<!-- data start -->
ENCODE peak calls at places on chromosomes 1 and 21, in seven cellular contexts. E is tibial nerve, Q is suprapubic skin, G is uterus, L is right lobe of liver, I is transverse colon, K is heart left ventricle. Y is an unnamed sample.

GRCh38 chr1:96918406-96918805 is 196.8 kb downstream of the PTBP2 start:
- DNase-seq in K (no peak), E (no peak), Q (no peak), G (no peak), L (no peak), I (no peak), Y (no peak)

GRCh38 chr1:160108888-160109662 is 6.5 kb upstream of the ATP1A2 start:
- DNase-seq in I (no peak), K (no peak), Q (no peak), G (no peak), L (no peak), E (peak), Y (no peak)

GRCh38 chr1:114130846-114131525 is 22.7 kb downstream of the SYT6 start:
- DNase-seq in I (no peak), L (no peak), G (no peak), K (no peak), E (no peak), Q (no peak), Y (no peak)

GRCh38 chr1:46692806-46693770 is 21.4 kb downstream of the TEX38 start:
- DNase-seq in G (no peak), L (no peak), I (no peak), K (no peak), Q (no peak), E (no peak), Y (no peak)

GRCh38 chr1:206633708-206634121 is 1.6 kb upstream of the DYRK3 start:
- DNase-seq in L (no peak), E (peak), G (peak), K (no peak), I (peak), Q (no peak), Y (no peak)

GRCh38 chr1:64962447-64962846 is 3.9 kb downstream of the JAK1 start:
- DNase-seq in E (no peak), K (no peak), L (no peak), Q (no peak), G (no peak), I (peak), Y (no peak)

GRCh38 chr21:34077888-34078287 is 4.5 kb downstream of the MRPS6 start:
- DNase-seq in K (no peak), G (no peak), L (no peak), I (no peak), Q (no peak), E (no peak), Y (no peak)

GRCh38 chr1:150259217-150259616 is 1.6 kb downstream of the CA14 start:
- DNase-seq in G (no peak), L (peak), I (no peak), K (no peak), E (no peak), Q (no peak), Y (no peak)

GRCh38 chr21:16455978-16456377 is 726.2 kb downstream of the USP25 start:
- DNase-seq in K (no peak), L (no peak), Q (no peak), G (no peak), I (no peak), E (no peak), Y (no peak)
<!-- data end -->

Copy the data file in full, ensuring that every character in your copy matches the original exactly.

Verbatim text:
ENCODE peak calls at places on chromosomes 1 and 21, in seven cellular contexts. E is tibial nerve, Q is suprapubic skin, G is uterus, L is right lobe of liver, I is transverse colon, K is heart left ventricle. Y is an unnamed sample.

GRCh38 chr1:96918406-96918805 is 196.8 kb downstream of the PTBP2 start:
- DNase-seq in K (no peak), E (no peak), Q (no peak), G (no peak), L (no peak), I (no peak), Y (no peak)

GRCh38 chr1:160108888-160109662 is 6.5 kb upstream of the ATP1A2 start:
- DNase-seq in I (no peak), K (no peak), Q (no peak), G (no peak), L (no peak), E (peak), Y (no peak)

GRCh38 chr1:114130846-114131525 is 22.7 kb downstream of the SYT6 start:
- DNase-seq in I (no peak), L (no peak), G (no peak), K (no peak), E (no peak), Q (no peak), Y (no peak)

GRCh38 chr1:46692806-46693770 is 21.4 kb downstream of the TEX38 start:
- DNase-seq in G (no peak), L (no peak), I (no peak), K (no peak), Q (no peak), E (no peak), Y (no peak)

GRCh38 chr1:206633708-206634121 is 1.6 kb upstream of the DYRK3 start:
- DNase-seq in L (no peak), E (peak), G (peak), K (no peak), I (peak), Q (no peak), Y (no peak)

GRCh38 chr1:64962447-64962846 is 3.9 kb downstream of the JAK1 start:
- DNase-seq in E (no peak), K (no peak), L (no peak), Q (no peak), G (no peak), I (peak), Y (no peak)

GRCh38 chr21:34077888-34078287 is 4.5 kb downstream of the MRPS6 start:
- DNase-seq in K (no peak), G (no peak), L (no peak), I (no peak), Q (no peak), E (no peak), Y (no peak)

GRCh38 chr1:150259217-150259616 is 1.6 kb downstream of the CA14 start:
- DNase-seq in G (no peak), L (peak), I (no peak), K (no peak), E (no peak), Q (no peak), Y (no peak)

GRCh38 chr21:16455978-16456377 is 726.2 kb downstream of the USP25 start:
- DNase-seq in K (no peak), L (no peak), Q (no peak), G (no peak), I (no peak), E (no peak), Y (no peak)